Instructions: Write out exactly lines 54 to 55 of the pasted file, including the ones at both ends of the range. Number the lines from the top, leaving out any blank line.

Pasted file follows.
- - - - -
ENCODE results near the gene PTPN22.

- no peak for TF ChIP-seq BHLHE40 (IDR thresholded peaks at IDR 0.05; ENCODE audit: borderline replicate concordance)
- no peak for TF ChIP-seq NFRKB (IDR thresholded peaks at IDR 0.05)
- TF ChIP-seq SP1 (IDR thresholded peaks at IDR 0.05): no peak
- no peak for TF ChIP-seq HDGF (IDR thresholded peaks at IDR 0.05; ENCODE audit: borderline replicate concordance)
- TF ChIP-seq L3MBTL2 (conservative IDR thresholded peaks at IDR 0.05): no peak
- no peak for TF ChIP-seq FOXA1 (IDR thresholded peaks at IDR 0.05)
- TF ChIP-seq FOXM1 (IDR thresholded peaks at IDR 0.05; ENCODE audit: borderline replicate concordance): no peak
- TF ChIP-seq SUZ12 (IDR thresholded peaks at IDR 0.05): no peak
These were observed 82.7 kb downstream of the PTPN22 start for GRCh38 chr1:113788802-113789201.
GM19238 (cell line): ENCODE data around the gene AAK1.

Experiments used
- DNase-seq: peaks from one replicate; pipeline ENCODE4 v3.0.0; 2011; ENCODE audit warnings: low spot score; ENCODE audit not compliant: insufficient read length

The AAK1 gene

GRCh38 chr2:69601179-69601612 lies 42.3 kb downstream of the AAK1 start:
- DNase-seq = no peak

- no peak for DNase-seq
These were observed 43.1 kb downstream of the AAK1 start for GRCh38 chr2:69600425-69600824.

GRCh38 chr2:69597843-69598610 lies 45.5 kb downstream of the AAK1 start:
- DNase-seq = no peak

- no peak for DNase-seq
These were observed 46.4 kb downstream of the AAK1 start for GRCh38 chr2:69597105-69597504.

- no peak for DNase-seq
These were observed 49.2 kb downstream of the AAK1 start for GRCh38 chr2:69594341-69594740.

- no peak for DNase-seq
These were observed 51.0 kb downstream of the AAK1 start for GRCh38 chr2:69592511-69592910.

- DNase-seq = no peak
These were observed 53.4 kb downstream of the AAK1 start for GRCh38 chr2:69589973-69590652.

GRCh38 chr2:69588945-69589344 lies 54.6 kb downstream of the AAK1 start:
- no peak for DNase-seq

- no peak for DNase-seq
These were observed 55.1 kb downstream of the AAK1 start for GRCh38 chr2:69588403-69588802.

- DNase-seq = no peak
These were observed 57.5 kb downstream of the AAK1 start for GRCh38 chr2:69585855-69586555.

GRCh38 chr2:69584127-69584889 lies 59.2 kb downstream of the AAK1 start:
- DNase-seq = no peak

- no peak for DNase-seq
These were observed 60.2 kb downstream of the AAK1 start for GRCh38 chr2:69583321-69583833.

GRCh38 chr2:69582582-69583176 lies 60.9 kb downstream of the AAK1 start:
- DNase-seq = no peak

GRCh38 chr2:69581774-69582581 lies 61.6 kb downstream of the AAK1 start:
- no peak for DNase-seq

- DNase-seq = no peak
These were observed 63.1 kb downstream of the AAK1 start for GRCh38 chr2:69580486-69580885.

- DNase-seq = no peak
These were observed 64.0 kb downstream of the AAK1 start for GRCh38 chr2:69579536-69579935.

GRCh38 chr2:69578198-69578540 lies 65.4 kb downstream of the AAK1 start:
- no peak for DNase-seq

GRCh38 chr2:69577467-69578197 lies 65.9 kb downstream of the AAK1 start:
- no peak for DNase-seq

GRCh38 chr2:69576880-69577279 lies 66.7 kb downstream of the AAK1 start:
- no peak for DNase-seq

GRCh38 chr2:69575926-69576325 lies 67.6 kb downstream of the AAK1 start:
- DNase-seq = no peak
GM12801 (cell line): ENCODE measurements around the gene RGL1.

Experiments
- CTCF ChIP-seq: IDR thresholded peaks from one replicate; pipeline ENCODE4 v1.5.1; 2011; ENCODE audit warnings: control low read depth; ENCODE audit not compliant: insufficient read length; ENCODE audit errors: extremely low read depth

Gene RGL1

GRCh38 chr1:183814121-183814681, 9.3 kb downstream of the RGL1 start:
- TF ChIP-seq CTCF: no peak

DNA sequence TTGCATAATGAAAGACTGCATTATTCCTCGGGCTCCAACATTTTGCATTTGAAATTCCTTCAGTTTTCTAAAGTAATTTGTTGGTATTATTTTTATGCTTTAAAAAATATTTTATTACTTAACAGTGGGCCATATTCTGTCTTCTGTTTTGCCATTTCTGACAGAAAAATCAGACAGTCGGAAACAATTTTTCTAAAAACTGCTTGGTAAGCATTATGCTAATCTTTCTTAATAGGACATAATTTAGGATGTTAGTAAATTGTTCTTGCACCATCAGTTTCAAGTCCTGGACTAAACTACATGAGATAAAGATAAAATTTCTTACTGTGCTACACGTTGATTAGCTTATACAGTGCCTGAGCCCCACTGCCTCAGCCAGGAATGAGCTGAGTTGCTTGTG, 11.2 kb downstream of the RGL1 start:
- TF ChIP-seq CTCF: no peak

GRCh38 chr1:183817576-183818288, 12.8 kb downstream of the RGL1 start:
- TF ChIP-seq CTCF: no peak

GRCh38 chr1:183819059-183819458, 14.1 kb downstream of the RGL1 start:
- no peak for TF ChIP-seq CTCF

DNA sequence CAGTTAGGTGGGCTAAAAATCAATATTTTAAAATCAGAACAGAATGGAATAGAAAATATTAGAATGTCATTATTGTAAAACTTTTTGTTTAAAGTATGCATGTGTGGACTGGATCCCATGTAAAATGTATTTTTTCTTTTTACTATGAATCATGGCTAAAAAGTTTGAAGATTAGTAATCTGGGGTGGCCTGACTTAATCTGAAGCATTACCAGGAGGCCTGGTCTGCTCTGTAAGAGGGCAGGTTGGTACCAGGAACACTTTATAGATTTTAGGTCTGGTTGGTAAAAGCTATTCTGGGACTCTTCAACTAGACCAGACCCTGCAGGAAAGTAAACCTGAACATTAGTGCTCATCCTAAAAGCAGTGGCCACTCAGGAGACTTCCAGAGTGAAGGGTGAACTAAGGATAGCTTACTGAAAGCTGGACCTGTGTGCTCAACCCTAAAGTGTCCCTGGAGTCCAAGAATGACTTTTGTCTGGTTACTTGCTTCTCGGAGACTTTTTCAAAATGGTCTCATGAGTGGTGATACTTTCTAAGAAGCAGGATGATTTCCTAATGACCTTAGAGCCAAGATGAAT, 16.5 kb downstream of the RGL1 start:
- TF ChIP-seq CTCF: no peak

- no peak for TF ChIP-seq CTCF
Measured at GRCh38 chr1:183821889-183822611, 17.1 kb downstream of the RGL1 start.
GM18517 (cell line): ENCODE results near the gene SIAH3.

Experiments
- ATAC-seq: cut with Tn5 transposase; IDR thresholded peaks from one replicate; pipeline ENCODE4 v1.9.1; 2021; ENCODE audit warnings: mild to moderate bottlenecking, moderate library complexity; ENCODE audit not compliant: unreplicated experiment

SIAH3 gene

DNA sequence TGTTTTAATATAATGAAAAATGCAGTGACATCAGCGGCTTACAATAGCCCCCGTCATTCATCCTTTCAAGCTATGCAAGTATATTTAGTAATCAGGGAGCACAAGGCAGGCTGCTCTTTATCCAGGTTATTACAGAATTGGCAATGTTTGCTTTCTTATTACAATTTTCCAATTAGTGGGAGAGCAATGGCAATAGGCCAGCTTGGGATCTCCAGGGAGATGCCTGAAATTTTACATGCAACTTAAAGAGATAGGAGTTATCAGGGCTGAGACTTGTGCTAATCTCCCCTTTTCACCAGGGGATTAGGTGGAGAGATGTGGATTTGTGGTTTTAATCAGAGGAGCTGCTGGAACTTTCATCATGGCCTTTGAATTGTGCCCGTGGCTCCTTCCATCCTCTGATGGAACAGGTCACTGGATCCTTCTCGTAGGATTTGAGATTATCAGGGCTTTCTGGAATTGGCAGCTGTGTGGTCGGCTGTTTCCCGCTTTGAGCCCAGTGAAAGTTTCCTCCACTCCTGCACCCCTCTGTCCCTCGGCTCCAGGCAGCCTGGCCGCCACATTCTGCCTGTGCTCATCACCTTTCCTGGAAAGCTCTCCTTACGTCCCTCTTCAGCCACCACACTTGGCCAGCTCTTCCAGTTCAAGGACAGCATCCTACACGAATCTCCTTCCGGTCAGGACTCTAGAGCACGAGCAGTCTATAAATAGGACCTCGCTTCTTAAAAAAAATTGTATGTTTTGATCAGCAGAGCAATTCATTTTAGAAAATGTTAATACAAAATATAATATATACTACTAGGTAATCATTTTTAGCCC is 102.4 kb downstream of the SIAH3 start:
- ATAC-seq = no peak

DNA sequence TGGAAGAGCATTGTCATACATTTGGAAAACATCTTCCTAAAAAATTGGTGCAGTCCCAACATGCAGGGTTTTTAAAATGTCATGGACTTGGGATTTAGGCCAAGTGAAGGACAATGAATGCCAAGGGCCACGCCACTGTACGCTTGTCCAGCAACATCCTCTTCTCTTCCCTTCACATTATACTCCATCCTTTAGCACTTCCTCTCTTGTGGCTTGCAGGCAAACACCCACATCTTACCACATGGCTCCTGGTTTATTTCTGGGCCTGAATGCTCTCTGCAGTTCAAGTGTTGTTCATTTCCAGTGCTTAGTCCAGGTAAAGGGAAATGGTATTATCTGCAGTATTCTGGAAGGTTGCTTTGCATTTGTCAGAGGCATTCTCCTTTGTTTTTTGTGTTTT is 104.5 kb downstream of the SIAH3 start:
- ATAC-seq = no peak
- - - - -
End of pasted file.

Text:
- DNase-seq = no peak
GM12801 (cell line): ENCODE measurements around the gene RGL1.